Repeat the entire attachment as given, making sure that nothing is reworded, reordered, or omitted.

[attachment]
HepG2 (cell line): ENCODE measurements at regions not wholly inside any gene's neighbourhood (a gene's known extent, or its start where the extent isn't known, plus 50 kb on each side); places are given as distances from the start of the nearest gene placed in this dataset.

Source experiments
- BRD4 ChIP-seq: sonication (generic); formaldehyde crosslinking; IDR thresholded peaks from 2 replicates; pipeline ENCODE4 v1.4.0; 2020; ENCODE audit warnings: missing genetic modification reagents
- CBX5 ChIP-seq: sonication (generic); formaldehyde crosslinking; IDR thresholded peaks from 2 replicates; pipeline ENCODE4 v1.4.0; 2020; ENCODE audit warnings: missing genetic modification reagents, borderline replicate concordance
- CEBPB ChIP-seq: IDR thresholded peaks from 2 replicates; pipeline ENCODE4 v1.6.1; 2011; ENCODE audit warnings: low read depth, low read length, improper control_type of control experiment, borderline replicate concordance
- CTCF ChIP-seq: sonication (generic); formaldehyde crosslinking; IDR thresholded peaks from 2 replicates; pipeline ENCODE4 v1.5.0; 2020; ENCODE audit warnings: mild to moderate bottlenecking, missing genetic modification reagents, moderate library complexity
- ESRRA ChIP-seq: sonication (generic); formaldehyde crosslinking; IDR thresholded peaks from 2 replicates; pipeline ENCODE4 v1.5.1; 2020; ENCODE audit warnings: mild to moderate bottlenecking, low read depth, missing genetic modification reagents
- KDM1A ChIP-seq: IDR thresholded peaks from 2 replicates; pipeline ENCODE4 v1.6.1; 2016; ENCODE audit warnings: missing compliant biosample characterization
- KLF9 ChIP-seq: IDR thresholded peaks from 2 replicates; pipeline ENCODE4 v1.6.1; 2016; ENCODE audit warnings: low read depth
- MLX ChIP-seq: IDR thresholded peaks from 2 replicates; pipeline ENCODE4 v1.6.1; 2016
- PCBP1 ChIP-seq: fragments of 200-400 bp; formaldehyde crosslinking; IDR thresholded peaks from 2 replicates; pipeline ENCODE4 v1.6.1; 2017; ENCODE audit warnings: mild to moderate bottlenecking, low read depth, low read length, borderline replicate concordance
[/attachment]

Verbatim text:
HepG2 (cell line): ENCODE measurements at regions not wholly inside any gene's neighbourhood (a gene's known extent, or its start where the extent isn't known, plus 50 kb on each side); places are given as distances from the start of the nearest gene placed in this dataset.

Source experiments
- BRD4 ChIP-seq: sonication (generic); formaldehyde crosslinking; IDR thresholded peaks from 2 replicates; pipeline ENCODE4 v1.4.0; 2020; ENCODE audit warnings: missing genetic modification reagents
- CBX5 ChIP-seq: sonication (generic); formaldehyde crosslinking; IDR thresholded peaks from 2 replicates; pipeline ENCODE4 v1.4.0; 2020; ENCODE audit warnings: missing genetic modification reagents, borderline replicate concordance
- CEBPB ChIP-seq: IDR thresholded peaks from 2 replicates; pipeline ENCODE4 v1.6.1; 2011; ENCODE audit warnings: low read depth, low read length, improper control_type of control experiment, borderline replicate concordance
- CTCF ChIP-seq: sonication (generic); formaldehyde crosslinking; IDR thresholded peaks from 2 replicates; pipeline ENCODE4 v1.5.0; 2020; ENCODE audit warnings: mild to moderate bottlenecking, missing genetic modification reagents, moderate library complexity
- ESRRA ChIP-seq: sonication (generic); formaldehyde crosslinking; IDR thresholded peaks from 2 replicates; pipeline ENCODE4 v1.5.1; 2020; ENCODE audit warnings: mild to moderate bottlenecking, low read depth, missing genetic modification reagents
- KDM1A ChIP-seq: IDR thresholded peaks from 2 replicates; pipeline ENCODE4 v1.6.1; 2016; ENCODE audit warnings: missing compliant biosample characterization
- KLF9 ChIP-seq: IDR thresholded peaks from 2 replicates; pipeline ENCODE4 v1.6.1; 2016; ENCODE audit warnings: low read depth
- MLX ChIP-seq: IDR thresholded peaks from 2 replicates; pipeline ENCODE4 v1.6.1; 2016
- PCBP1 ChIP-seq: fragments of 200-400 bp; formaldehyde crosslinking; IDR thresholded peaks from 2 replicates; pipeline ENCODE4 v1.6.1; 2017; ENCODE audit warnings: mild to moderate bottlenecking, low read depth, low read length, borderline replicate concordance